Thanksgiving doesn’t spring naturally from every heart. It has to be coaxed. But with proper encouragement, it will poke out its head from where it hides behind the barriers of our busyness, entitlement, and self-absorbed whininess. I hope you lure it out into the open tomorrow.
I love Thanksgiving holiday, because it calls up to center stage blessings I too easily bypass. It’s a time to celebrate the goodness I take for granted. My dullness toward the manifold grace of God is sharpened a bit as I take my place as one of God’s people returning the thanks due him.
One thing that jolts thanksgiving loose from my tiny, crusty heart is gaining a fresh perspective on life. A brush with death, a tough loss, medical snafu, or seeing someone endure difficulty or suffering – these have a way of generating gratitude.
As I’m typing this I received a text from a friend whose wife is being taken into brain surgery at this moment. I will embrace my wife more gratefully when I get home.
My trip to Ecuador last week is helping me be thankful this week.
Ellie and I visited a tiny home outside Guayaquil on Thursday. Maria is a young mother with 6 children: Angie, Marie, Ariel, Louie, Karina, and baby Natalie. Here she is in her home with some of her kids and the pastor of the church.
“How can we pray for you, Maria?” Maria is living on the edge, hanging by a thread. She has reason to pray. Her boyfriend was away at the ocean, laboring daily by hauling fish from the boats. She worries about him. There are pirates. Her nephew disappeared doing that job. She asked for God to protect them. Someone broke into the shanty next door the day before. She said we could pray for the health of her children. She doesn’t work and they live on about $2 a day.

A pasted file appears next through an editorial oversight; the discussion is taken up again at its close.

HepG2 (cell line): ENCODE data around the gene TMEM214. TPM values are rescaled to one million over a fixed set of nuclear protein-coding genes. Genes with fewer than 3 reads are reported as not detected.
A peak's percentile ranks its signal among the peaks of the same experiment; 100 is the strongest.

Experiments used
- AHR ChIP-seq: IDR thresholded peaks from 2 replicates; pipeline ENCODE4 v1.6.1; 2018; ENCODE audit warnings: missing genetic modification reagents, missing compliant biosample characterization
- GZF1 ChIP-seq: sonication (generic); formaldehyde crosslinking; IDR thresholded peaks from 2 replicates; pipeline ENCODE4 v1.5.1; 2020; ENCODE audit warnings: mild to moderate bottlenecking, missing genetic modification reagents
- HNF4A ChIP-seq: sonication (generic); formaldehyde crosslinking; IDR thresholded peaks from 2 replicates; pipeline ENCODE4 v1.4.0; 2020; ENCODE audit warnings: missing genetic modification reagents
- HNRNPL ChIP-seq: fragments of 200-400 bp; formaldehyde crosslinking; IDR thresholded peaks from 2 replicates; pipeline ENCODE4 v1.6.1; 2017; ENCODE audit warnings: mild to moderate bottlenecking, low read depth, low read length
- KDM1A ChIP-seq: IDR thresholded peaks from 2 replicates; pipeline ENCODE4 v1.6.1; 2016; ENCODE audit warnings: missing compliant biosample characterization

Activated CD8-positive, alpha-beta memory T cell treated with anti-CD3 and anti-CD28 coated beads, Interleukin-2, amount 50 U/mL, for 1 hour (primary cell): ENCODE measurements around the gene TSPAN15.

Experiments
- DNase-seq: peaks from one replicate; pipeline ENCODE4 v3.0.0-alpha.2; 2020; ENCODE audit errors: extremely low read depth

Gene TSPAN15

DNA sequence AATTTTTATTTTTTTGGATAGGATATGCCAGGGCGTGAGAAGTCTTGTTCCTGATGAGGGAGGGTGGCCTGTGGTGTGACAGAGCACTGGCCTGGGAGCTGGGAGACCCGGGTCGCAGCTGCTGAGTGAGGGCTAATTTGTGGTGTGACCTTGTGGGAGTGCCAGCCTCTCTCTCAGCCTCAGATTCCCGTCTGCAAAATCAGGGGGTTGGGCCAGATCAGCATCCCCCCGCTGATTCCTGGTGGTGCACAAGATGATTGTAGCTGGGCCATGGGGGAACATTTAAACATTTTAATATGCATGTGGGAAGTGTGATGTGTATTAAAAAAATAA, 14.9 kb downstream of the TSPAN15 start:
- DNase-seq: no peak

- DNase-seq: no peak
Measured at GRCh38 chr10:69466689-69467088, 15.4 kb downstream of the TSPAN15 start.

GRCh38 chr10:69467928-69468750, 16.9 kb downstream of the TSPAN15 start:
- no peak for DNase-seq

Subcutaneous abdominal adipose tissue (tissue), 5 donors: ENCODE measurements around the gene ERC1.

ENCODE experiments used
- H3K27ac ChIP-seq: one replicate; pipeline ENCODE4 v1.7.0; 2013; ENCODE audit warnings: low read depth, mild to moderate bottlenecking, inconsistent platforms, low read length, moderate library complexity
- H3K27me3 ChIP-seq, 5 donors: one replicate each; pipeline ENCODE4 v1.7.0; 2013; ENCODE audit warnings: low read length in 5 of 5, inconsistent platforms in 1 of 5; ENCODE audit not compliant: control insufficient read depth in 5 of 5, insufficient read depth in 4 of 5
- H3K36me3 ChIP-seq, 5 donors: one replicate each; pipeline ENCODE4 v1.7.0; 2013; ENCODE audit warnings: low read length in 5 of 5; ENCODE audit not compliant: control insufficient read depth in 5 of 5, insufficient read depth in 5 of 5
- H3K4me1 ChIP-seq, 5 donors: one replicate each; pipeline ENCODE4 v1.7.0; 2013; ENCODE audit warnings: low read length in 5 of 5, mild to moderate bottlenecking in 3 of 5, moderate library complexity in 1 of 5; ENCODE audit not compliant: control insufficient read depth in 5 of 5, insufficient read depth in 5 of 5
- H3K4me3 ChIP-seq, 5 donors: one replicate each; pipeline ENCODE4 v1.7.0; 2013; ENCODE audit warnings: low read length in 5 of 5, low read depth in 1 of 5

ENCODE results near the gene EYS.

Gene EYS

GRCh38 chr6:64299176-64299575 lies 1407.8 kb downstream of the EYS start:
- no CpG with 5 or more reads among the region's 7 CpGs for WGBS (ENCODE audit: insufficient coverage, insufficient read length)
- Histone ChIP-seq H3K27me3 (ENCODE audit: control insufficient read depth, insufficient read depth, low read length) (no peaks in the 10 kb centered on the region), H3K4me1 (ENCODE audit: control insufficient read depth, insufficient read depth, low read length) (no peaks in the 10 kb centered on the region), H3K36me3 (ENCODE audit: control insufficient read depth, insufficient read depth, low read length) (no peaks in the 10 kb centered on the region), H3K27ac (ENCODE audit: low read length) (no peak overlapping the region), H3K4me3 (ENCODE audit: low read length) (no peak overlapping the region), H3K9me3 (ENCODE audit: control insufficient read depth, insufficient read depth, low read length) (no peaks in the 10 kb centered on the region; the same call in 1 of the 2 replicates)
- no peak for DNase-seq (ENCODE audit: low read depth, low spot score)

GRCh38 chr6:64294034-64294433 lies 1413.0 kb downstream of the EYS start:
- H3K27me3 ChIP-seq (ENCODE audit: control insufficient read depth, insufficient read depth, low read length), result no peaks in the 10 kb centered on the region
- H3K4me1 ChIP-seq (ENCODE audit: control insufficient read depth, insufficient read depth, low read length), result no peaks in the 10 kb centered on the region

Her husband has left her, not knowing how he could provide for her and the children. Her boyfriend’s parents live with them, too. That makes 10 in a tiny shack smaller than my garage.
They get water from a neighbor, storing it in the barrel out front. I had to duck so the rusty metal roof didn’t scrape my scalp. I’m a “big man” in Ecuador. There were no chairs, just three beds and a dirt floor, airy bamboo walls the only barrier to a harsh world out the door. Louie smiled for the camera atop the blanket covered crate he calls his bed – which he shares with several others.
The kids were well behaved and took turns taking care of each other while their mom visited with us through a translator.
One little gal attached herself to Ellie. I can’t remember her name. I am grateful God knows her name. And her needs.
We presented a gift of some oil and rice, cookies and a fresh chicken. They didn’t have a refrigerator to put the chicken in, so we took it back to the church with us until she can cook it. I wonder if she will walk to the church to retrieve it today, and if that one bird will go far enough to feed the whole posse who calls that tiny hovel home.
There was laughter and loud banter in that home, the best sounds of home. Natalie slept through it all, oblivious to our presence and carrying on.
I silently prayed that she would somehow be equally impervious to the onslaught of poverty around her, peacefully finding her way through childhood with as few cares as she seemed to have as she slept.
Back at the hotel, a few hours later, I was frustrated that the internet connection was too slow.
Sometimes a fresh perspective on life shakes thanksgiving loose from the stingy branches of our heart. God used Maria to remind me to thank God – but not just for the things I have that Maria doesn’t. God used Maria to remind me to thank God for the things we both have: someone who loves me and someone to love. Precious children and a roof over my head. Hope for tomorrow and life beyond the grave. Those are the things that mean the most to Maria. And to me.
I awoke this morning thinking about Maria and her children. I am grateful for our brief afternoon visit last week. It will help dislodge thanksgiving from my lips tomorrow.
Before we left, our little group of visitors encircled Maria, her children, and the pastor. We prayed. As we walked out the door into the Ecuadorian heat Maria called out to us words that came from a grateful heart, “Thank you!”
May God grant you the gift of perspective fresh and beautiful enough to dislodge thankfulness from a preoccupied and distracted heart. The weather may be sloppy, your body may be achy. The family may be troubling, and the finances tanking. Despite it all, let’s join Maria and “Give thanks in all circumstances.” — 1 Thessalonians 5:18.